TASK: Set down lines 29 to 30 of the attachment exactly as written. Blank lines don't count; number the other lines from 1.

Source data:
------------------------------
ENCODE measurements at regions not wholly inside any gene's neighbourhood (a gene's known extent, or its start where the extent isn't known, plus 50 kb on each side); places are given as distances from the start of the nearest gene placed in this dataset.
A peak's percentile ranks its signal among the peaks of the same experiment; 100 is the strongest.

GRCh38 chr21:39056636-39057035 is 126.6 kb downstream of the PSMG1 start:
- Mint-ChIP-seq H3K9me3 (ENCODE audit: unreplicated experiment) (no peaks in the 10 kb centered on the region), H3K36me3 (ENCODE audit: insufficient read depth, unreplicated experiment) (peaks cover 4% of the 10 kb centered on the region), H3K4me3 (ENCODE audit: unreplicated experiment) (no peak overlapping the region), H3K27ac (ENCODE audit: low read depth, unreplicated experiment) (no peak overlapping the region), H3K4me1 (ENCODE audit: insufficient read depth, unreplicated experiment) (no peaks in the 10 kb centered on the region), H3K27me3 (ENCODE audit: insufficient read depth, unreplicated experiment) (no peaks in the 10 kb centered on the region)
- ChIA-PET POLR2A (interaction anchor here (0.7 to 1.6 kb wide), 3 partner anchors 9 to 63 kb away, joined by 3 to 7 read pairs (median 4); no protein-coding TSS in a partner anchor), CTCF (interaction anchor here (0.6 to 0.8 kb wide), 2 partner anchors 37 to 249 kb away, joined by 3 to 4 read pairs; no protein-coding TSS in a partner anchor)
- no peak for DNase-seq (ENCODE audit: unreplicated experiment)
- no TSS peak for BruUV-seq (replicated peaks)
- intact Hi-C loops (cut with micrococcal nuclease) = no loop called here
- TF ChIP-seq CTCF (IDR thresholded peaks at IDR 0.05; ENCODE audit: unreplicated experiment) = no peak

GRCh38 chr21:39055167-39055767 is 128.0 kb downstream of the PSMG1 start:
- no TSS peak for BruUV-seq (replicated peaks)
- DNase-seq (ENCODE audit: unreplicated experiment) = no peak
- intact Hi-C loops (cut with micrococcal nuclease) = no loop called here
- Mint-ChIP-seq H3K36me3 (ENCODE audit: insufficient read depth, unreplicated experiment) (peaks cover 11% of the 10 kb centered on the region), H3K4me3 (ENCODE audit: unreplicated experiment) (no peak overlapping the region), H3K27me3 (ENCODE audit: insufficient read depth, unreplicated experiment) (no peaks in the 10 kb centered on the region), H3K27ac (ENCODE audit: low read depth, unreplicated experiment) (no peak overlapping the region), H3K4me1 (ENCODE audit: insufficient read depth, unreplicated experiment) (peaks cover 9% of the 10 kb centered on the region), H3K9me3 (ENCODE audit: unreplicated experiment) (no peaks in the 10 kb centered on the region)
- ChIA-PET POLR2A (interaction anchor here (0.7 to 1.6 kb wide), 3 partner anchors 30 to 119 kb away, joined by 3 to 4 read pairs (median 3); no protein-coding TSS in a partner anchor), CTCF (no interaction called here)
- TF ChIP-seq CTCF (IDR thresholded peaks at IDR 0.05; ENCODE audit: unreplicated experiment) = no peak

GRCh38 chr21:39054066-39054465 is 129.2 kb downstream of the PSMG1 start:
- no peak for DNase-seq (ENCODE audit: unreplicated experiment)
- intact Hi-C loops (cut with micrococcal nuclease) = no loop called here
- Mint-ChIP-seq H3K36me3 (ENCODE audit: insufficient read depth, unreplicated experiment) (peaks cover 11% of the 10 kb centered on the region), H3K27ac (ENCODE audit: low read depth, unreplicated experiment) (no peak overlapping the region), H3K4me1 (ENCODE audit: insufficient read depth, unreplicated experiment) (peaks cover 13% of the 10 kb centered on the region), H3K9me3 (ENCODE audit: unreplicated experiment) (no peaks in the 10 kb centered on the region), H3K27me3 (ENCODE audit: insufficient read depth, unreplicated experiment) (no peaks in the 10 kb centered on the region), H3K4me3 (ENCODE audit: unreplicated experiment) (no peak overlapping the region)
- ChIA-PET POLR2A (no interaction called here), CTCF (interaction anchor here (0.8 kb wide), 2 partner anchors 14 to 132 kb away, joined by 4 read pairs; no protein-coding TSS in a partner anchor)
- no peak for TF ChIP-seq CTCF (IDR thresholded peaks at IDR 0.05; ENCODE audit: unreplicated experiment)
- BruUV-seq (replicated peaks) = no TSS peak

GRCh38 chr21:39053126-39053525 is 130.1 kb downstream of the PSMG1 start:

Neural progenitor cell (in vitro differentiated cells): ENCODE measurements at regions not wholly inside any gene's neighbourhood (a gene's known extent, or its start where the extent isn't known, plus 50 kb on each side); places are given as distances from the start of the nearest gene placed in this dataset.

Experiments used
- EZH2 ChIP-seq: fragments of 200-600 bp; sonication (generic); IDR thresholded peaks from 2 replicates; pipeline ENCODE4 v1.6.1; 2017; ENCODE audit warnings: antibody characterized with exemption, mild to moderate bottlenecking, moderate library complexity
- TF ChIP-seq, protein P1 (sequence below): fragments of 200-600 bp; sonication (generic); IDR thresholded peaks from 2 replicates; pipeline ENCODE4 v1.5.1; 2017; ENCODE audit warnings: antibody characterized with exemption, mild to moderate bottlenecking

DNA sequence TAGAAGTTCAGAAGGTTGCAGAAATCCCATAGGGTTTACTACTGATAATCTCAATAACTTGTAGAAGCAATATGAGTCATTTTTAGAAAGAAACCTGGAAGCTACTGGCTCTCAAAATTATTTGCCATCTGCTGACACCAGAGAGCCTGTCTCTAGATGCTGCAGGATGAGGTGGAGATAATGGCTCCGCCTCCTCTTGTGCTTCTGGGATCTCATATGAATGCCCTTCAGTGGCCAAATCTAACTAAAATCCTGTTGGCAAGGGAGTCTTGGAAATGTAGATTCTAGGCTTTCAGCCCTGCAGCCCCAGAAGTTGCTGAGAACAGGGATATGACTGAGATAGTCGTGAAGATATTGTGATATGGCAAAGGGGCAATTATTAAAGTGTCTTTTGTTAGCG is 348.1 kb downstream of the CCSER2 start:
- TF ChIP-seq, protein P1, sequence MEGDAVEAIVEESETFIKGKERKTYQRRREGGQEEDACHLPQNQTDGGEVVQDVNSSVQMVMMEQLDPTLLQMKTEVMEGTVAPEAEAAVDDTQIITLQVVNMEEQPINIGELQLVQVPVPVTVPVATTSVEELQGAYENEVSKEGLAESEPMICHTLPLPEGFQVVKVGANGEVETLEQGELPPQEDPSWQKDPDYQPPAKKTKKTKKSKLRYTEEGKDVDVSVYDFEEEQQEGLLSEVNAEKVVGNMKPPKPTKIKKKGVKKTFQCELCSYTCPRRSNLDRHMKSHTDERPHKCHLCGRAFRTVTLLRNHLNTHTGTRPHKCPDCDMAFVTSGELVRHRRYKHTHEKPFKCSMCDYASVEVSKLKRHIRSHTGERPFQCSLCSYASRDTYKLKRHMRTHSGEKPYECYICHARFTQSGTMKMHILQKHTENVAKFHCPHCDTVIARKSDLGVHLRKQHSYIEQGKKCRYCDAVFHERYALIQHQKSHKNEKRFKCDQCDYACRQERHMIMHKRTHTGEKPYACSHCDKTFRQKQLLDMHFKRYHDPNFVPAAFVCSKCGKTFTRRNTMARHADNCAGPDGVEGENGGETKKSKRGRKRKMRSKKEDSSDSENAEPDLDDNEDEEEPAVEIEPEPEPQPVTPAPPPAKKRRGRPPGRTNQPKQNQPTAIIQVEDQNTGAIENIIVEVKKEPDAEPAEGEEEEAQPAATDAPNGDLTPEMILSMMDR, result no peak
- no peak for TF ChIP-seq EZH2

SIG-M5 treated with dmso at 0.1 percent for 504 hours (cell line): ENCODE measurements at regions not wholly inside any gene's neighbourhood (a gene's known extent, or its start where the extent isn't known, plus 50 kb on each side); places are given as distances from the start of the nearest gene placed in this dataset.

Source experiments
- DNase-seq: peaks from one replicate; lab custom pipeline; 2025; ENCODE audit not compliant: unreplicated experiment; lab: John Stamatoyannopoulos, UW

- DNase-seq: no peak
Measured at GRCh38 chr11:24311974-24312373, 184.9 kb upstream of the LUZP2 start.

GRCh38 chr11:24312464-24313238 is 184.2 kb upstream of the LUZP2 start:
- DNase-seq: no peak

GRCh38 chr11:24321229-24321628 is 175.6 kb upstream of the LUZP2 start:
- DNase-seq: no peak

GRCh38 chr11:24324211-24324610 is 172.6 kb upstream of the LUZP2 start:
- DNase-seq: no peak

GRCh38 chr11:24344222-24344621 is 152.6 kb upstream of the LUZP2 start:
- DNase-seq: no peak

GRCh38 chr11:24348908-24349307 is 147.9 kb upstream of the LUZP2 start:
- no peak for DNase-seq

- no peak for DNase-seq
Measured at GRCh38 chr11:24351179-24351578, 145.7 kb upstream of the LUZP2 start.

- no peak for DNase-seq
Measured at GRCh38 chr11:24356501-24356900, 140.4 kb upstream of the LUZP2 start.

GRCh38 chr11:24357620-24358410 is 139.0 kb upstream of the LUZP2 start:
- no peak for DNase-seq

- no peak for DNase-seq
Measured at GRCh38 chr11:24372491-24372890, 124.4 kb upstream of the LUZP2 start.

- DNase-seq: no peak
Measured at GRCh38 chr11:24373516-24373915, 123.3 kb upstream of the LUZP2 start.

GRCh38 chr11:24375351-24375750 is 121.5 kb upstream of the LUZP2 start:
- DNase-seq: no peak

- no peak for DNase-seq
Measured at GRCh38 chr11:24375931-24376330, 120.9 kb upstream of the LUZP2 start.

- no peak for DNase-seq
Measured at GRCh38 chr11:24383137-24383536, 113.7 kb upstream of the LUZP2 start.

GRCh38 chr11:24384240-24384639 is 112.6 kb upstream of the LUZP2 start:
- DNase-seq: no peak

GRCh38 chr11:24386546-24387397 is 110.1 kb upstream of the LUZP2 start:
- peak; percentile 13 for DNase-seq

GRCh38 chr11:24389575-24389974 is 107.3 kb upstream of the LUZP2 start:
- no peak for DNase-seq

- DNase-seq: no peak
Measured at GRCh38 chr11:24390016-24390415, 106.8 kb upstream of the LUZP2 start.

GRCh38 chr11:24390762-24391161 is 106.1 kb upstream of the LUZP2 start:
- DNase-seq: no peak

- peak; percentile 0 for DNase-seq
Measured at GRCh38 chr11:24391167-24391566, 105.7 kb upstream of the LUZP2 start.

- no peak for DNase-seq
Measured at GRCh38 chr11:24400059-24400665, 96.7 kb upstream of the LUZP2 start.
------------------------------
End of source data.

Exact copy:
DNA sequence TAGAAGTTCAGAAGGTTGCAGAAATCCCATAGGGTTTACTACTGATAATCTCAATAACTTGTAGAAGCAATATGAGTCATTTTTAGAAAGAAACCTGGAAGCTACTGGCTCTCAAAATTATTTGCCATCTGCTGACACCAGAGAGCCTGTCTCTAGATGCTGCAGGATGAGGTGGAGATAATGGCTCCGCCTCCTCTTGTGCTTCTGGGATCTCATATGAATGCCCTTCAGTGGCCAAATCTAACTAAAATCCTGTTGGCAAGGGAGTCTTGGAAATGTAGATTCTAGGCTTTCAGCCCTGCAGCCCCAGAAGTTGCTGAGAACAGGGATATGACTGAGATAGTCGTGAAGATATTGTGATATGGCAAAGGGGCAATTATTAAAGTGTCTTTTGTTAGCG is 348.1 kb downstream of the CCSER2 start:
- TF ChIP-seq, protein P1, sequence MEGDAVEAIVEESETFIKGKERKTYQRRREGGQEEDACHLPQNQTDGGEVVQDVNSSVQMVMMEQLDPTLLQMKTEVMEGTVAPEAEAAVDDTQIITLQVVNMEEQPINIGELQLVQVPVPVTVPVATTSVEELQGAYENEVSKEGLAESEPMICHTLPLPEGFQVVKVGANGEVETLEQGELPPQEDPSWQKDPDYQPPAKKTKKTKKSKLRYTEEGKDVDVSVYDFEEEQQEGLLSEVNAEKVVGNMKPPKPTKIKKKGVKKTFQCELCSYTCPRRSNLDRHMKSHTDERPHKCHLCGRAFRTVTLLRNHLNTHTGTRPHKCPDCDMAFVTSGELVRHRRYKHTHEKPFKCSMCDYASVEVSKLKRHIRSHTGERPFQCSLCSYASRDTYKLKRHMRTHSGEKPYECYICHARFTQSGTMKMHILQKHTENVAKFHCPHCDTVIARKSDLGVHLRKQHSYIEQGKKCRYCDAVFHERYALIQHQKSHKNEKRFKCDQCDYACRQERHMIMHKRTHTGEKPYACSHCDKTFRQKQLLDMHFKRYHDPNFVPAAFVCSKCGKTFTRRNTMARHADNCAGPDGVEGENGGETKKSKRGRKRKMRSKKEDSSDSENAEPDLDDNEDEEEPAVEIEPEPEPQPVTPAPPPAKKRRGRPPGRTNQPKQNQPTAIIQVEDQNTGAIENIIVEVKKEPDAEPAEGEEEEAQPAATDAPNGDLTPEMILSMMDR, result no peak